May 27, 2020 – Wednesday, Seventh Week of Easter
‘After that the risen Christ appeared to James then to all the apostles.’ – 1Corinthians 15:7
‘He appeared to James’
Two of the 12 apostles were named James: James, the son of Zebedee, and a partner with Peter in a fishing business; and James, son of Alphaeus, about whom little is known.
But Paul, in his first letter to the Corinthians, refers to a third James whom the Gospels listed as one of the “brothers” (close relatives) of Jesus.
Indications are that these close relatives didn’t put much faith in Jesus during his life. When his relatives heard [what Jesus was doing] they set out to seize him, for they said, “He is out of his mind” (Mk 3:21). His brothers did not believe in him (John 7:5).
Yet, in the Church’s early years, this “Brother of the Lord” emerges as head of the Church of Jerusalem. In his letter to the Galatians, Paul talks about one of his visits to Jerusalem. He says, “James, Kephas, (i.e. Peter) and John. Who were reputed to be pillars, gave me and Barnabas their right hands in partnership.” It is noteworthy that he mentions James first, ahead of Peter and John (members of the Twelve).
James is prominent in Acts. When Peter miraculously escapes from prison, he tells the disciples: “Go and report this to James.” How did James, one of the “brothers” who earlier didn’t believe in Jesus, make such a turnaround? In this passage from Corinthians, Paul gives a clue: His “brother” appeared to him.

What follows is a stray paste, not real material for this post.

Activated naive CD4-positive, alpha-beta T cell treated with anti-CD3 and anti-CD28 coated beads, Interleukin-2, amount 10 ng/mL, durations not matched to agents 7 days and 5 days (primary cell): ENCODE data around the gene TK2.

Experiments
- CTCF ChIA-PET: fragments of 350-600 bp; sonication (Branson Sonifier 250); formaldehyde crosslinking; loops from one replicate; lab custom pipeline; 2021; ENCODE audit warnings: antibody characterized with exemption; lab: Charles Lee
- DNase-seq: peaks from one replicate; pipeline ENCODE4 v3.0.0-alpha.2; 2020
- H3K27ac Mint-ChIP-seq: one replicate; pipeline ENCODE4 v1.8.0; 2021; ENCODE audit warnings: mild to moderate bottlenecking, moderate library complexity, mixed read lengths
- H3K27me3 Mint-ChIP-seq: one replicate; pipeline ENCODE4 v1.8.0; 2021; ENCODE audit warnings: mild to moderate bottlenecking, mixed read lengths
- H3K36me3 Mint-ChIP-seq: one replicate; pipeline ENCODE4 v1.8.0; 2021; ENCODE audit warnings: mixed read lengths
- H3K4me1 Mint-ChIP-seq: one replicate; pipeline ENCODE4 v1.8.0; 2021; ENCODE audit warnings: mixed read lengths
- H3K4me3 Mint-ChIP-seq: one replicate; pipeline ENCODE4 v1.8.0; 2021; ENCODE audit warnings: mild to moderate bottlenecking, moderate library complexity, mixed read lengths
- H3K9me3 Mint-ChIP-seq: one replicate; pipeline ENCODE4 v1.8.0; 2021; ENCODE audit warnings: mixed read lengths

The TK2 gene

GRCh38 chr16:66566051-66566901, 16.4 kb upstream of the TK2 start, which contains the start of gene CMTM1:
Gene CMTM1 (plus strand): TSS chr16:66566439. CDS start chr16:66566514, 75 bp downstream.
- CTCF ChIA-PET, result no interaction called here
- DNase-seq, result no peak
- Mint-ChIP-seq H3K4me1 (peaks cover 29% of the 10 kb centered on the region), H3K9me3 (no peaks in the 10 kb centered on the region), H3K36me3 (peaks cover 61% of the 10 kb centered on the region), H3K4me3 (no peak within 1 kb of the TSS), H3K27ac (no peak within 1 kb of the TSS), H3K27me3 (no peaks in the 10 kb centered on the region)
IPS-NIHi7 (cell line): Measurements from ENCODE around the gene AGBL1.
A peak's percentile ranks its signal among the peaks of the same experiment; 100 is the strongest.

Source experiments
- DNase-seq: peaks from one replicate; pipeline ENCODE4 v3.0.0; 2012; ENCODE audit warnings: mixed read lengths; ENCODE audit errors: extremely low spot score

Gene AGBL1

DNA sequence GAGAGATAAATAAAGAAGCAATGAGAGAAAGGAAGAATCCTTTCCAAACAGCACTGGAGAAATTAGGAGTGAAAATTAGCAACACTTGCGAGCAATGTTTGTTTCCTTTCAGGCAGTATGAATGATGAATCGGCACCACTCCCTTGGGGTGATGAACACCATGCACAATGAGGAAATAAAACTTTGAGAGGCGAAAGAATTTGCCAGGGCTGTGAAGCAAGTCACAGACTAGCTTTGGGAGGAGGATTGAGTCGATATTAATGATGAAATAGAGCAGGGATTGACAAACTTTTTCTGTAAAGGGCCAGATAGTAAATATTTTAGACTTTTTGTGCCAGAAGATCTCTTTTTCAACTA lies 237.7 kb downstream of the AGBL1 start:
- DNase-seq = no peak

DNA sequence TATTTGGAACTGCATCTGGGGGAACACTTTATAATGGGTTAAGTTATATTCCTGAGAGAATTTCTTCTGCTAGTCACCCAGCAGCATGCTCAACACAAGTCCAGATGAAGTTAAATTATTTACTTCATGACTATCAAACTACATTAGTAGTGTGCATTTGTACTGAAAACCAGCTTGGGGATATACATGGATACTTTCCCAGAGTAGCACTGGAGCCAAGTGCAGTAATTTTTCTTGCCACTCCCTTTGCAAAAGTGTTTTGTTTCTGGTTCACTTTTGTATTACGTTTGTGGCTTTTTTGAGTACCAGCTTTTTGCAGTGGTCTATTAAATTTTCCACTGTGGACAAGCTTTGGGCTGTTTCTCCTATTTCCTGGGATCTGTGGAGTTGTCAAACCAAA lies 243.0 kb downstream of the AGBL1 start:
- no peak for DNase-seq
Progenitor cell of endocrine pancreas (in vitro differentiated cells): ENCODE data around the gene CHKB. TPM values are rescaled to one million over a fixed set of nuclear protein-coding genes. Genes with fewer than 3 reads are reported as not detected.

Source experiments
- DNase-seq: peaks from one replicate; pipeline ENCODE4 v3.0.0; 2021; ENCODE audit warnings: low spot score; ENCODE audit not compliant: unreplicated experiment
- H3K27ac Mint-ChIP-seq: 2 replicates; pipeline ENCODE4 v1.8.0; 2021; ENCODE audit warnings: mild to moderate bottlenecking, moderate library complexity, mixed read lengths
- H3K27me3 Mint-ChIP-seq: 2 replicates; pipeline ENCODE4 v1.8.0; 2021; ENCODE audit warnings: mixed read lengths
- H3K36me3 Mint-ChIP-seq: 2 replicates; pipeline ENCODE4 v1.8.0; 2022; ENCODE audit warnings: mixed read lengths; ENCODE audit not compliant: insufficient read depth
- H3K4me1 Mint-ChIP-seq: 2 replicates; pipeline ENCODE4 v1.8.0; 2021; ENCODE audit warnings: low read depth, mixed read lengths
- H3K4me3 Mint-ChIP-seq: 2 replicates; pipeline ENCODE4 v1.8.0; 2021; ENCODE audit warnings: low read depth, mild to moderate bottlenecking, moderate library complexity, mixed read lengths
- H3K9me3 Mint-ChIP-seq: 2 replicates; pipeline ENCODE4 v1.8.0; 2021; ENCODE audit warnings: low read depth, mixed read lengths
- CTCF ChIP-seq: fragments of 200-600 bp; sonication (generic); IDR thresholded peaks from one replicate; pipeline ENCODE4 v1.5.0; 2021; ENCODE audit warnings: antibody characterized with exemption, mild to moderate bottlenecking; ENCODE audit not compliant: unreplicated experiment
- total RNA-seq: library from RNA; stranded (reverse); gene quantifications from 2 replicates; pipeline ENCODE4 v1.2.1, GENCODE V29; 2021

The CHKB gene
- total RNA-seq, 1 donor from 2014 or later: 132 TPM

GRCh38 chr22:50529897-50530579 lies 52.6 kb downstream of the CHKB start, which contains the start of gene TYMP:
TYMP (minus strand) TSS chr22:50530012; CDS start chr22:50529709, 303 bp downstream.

Then Jesus approached and said to the disciples, “All power in heaven and on earth has been given to me.” (Mt 28:18)
Note that Jesus came to the disciples (“approached”). Only one other recorded time – at the end of the Transfiguration – does he “approach” the three disciples. In both instances, Jesus is in glory.
Before the glorified Lord, we humans can only bow low and keep our distance. Jesus bridges that distance by drawing near and speaking his words of comfort and compassion.
Sometimes, I may think of Jesus ascending into heaven as though he left us – sort of like going into retirement. But Jesus promised the disciples at the Last Supper, “I’m going away and I’m coming back to you.”
He wasn’t talking about coming back at the end of the world. He was talking about coming back after he had gone through death to the other side, rose from the dead, ascended to heaven, and sent his own Spirit to be with us and within us. That is a beautiful teaching.
Jesus is able to approach us and be within us, closer than he could be with the disciples as they traveled together during his ministry.
Jesus is definitely not “retired.”